Neha thought she had her chance to get out of this uncomfortable conversation. But not the one to turn down challenges, she decided to put up a better fight. “Mr. Ganesha, the after-the-break session shall be all mine.”
Donning a confident smile, she turned to the guard and told him, “Aap jaaiye. Ground floor ke guard lock kar denge.” With a very hurried “Acha ji” he left.
Neha, making sure he was out of sight, walked back to Jennifer’s desk. She stood there for a moment, waiting for… errr.. the idol to speak. The thought sounded funny in her head. Hmm, looked like the Mr. all-knowing-and-all-guessing Ganesha had seen her resolve and opted for a truce. A distant glance at the PDF window showed the blue timer just about halfway through.
So, jumping into Jennifer’s chair, Neha decided to enjoy the remnants of the oh-so-yummy chocolate chip cookies Jennifer had got in the morning. But one move towards it, and she felt a not-so-light tap on her hand.. and..
Baritone: No stealing!
Neha (indignant, with her defences (and offences) springing right up) I wasn’t stealing… goddamnit!
Baritone (laughing): Yeah, I damn it!
Neha: What the…??!!
Baritone (now strictly): No swear words!!
Neha (meekly): Oh, sorry! (then, curiously.. but mainly to change the topic) Hmm, were you saying something about our values being contemporary or something?
Baritone: Yes! Good, you remember. I was telling you that your values are rooted in the ideal behaviour of human beings. The values your mother taught you during those Panchtantra Ramayan stories and your dad almost made a boring Sunday ritual for you, make you a loveable person, a trustworthy employee and colleague, a hardworking student, a courageous lady and for you future, a good mother and wife.
Neha: I know .. but now I already am this person. Can’t I move on and be something more this world expects me to be..
Baritone: When you say “something more”, don’t you almost mean “someone else”? Neha, being someone else or trying to be hasn’t helped ever. And didn’t you once promise yourself that you’ll never be anyone else but you. But then, promises have never kept on your To-Remember list too long, have they?
Neha (not willing to take another accusation): Why, I have ALWAYS kept my promises. And I never break them. I never forget them. Because a promise-breaker is a shoemaker. (Just as that slipped off her tongue, she regretted the nursery rhyme outburst)
Baritone: Yes, my little cobbler, you have forgotten. Didn’t you promise Ma something when you came to Bombay.. err, is it Mumbai now.. ?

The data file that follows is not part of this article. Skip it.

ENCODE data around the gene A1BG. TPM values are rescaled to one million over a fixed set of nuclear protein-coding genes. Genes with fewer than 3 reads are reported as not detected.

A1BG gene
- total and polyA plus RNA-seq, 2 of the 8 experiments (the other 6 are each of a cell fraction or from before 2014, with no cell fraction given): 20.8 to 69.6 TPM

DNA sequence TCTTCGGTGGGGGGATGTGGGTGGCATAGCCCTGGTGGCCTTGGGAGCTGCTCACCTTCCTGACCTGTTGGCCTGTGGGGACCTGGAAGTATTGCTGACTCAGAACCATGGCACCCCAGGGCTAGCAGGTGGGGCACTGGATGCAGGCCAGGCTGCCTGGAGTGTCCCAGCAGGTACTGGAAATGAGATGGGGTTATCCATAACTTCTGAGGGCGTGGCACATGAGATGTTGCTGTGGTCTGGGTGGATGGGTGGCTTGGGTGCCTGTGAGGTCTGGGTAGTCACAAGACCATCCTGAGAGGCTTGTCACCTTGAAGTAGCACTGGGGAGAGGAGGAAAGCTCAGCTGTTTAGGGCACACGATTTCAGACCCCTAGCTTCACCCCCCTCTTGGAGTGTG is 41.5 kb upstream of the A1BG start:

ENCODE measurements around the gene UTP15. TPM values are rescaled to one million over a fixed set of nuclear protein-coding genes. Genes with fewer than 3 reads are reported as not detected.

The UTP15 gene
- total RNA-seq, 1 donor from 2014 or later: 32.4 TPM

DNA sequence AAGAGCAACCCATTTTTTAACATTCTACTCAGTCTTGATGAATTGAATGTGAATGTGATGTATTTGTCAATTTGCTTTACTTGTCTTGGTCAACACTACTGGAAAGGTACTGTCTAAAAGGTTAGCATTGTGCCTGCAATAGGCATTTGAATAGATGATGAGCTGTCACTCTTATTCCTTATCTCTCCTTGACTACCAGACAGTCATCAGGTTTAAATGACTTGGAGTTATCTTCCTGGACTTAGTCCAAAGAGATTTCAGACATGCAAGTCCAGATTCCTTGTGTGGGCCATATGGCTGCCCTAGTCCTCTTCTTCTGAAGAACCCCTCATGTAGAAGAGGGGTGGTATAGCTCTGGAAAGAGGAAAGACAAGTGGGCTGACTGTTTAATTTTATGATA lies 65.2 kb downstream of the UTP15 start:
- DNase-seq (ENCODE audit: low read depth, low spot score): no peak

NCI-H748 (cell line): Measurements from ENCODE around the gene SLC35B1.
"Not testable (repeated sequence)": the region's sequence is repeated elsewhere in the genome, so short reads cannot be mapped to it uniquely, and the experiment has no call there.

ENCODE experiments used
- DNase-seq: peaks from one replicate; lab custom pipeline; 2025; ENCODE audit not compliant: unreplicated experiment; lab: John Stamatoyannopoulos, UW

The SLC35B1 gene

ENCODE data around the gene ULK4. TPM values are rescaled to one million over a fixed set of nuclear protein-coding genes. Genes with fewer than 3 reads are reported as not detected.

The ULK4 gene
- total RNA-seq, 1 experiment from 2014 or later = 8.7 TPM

Neha (suddenly on the defensive): Yes I did, I told her I’ll call after work every day.. or at least every other day.. or at least make sure that I take all their calls… But sometimes I forget, it’s ok.. Ma understands!
Baritone: Yes, Mas always understand. Today’s kids take them for granted so much, they might just rechristen their “mothers” as “understanders.” (Neha thought she actually sounded angry) How do you feel when A does not call you for then entire day and then acts all normal the next day? Or when you wait for your friend’s mail or scrap after you e-mailed them and they do not reply? I bet you understand!
Neha: I didn’t mean that.
Baritone: Ofcourse you didn’t..
Neha: God, I am sorry. I got what you are trying to say. Sometimes, I also feel guilty about these things and then decide to ignore them again. I know it isn’t right, but…
(suddenly, she fel herself choking with tears.. was she crying? She quickly told herself that she doesn’t cry in front of strangers)
Baritone: Neha, now you finally know who I am. I am your heart. The one you ignored sometimes. Well, I thought I’d make an official appointment tonight.
All I wanted to say was that your heart tells you things. Things you think of as after-effects of coffee. You better take a moment, step aside and get your cardiac earphones on. You will always hear the thing that will make you doubt my sanity, but will make you do the right thing. And if you don’t think you did the right thing, you check your ego measurements and you’ll know why you are mixing up the right and the wrong.
Neha: Sure thing. But I am scared that I will again lose the earphones and will need you again. Then what?
Baritone: I’ll know that. (And then he smiled his cute elephant-ish smile).
Neha smiled too.
Baritone: I gotta go, seems like someone else’s egometer shows an incorrect reading! Bye!
And then, Neha walked back home thinking of the freakish incident. And her life. And the changes she planned to make.
That was the night she wrote this post, to remember Him by. The next day was the morning she wrote the post “A Good Day” 🙂